The question of tyranny is also at the heart of the crucial scene in Act IV when Brutus and Antony speak over Caesar’s dead body. Brutus claims that he was justified in killing Caesar, and Antony claims that Brutus was not justified. The two men disagree about whether Caesar was a tyrant or not. Ultimately, Antony is able to demonstrate how Caesar rejected opportunities to seize personal power, shared his victories with the Roman people, and included all the citizens of Rome in his will. For the public, these assertions establish that Caesar was not a tyrant, and therefore Brutus and the other conspirators are not only murderers, but enemies of Rome. The success of Antony’s speech suggests that tyranny must, in some respect, be in the eye of the beholder. The Caesar that Brutus describes in his speech and the Caesar that Antony describes are the same man, but Antony is better able to make the audience see Caesar as someone who would never have resorted to tyranny.
In the Roman world of Julius Caesar, honor is a matter of selflessness, rationality, and pride. No character in the play more clearly embodies the virtue of honor than Brutus. Nearly every character recognizes Brutus’s reputation for honor. For instance, Cassius exploits this reputation when he recruits Brutus into the assassination conspiracy, hoping that Brutus’s renowned honor will legitimize the conspiracy. Even at the end of the play, after he has caused so much strife, Brutus retains his honorable reputation. As Antony explains, “All the conspirators save only he / Did that they did in envy of great Caesar.” Brutus acted honorably because he killed Caesar for the greater benefit of Rome, not because of his own jealousy. Brutus further demonstrates honor through his commitment to rationality. Although initially horrified by the idea of killing Caesar, Brutus weighs the matter and concludes that, despite his emotional revulsion at the idea, assassination is nevertheless justified. Finally, Brutus exhibits honor when he chooses to take his own life rather than let himself be captured. Capture would imply weakness, and Brutus’s desire to appear strong and preserve his pride leads him to die on his own terms.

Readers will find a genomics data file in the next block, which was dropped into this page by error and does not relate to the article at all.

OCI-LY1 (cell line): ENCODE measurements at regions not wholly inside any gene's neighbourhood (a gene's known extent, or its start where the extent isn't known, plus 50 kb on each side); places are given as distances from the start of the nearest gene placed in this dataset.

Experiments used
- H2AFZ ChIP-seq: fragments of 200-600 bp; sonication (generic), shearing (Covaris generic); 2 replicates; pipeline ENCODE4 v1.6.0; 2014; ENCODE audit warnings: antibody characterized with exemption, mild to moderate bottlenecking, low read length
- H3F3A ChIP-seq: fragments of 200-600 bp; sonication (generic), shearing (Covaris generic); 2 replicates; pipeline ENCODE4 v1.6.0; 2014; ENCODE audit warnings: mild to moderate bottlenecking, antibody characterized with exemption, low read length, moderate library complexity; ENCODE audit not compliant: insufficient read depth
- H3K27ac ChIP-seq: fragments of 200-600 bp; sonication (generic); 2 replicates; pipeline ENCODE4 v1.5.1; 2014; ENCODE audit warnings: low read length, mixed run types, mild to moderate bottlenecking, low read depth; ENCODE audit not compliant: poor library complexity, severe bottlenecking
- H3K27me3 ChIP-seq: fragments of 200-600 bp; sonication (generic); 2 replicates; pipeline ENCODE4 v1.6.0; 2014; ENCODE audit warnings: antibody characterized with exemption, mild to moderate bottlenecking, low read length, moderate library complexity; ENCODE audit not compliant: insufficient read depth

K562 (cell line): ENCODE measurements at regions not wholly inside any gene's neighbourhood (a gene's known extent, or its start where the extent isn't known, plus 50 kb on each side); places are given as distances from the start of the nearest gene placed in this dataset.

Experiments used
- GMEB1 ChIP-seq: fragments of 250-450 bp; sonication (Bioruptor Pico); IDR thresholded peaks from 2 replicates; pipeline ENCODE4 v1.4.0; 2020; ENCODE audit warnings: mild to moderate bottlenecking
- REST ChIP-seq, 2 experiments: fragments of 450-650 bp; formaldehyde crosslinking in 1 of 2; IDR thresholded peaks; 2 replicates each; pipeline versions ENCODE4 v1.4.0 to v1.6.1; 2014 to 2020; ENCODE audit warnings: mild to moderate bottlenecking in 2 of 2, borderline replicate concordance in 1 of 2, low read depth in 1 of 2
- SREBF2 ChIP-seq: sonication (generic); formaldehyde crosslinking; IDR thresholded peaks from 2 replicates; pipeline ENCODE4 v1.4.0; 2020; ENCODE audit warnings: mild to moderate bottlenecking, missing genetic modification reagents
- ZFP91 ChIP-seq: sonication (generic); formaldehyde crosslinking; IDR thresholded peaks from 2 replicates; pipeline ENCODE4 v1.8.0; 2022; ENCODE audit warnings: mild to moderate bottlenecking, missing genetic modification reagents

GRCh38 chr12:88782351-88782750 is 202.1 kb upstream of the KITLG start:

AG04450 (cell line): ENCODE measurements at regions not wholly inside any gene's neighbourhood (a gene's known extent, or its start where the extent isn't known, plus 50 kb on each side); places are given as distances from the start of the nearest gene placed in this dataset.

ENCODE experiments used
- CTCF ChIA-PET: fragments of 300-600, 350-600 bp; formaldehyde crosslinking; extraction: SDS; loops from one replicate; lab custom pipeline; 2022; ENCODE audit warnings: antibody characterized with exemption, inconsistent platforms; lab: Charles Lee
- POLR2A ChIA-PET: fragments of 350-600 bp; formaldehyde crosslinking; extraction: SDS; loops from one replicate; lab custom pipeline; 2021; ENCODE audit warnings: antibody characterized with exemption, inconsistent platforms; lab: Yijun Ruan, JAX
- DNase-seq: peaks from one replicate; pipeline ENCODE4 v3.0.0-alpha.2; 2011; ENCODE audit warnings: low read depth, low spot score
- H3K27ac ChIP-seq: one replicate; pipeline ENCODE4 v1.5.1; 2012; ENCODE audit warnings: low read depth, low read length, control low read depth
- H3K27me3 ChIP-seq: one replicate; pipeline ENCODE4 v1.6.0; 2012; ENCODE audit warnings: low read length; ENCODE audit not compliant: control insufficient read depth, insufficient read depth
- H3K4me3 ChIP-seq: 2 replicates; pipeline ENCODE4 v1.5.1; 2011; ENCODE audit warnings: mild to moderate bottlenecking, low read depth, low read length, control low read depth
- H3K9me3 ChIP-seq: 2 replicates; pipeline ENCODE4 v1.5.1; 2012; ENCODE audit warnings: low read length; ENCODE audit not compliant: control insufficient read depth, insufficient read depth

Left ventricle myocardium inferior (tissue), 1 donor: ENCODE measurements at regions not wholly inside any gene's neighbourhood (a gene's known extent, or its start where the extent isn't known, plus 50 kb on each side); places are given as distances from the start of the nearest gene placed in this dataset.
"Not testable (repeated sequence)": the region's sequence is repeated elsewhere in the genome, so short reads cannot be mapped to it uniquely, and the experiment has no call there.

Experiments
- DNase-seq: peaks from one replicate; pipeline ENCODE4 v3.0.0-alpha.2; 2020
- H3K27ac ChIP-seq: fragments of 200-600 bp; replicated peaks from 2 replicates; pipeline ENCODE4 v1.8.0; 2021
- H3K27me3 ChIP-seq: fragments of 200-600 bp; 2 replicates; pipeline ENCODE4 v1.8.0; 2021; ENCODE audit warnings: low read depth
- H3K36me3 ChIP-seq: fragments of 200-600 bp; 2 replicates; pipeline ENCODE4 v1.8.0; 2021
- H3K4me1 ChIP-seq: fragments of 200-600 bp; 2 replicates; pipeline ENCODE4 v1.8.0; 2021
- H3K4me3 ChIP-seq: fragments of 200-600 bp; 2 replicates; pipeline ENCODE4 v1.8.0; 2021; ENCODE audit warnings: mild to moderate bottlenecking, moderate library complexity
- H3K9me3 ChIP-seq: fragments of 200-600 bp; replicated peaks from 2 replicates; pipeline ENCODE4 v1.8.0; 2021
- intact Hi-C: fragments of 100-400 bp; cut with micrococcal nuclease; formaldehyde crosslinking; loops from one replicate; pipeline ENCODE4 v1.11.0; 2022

Another key element of honor in Julius Caesar relates to loyalty, a matter that proves somewhat complicated in a play where excessive loyalty leads to much political strife. Shakespeare constructed his play around two central friendships: one between Brutus and Cassius, and another between Caesar and Antony. Although the profound loyalty that defines each of these friendships is touching, that same loyalty also proves dangerous. For example, Cassius leverages his devotion to Brutus to convince his friend to join the assassination plot. Brutus in turn allows his love for Cassius to lead him into errors of judgment that ultimately result in both of their deaths. Just as Cassius and Brutus act out of mutual loyalty, Antony also acts out of a deep devotion to Caesar and, later, to Octavius. Although Antony initially claims the justness of the conspirators’ cause, he demonstrates his ongoing loyalty to Caesar when he turns the Roman public against the conspirators at Caesar’s funeral—an act that instigates rioting and war. These characters demonstrate honor through friendship, and yet their loyalty also destroys the Republic.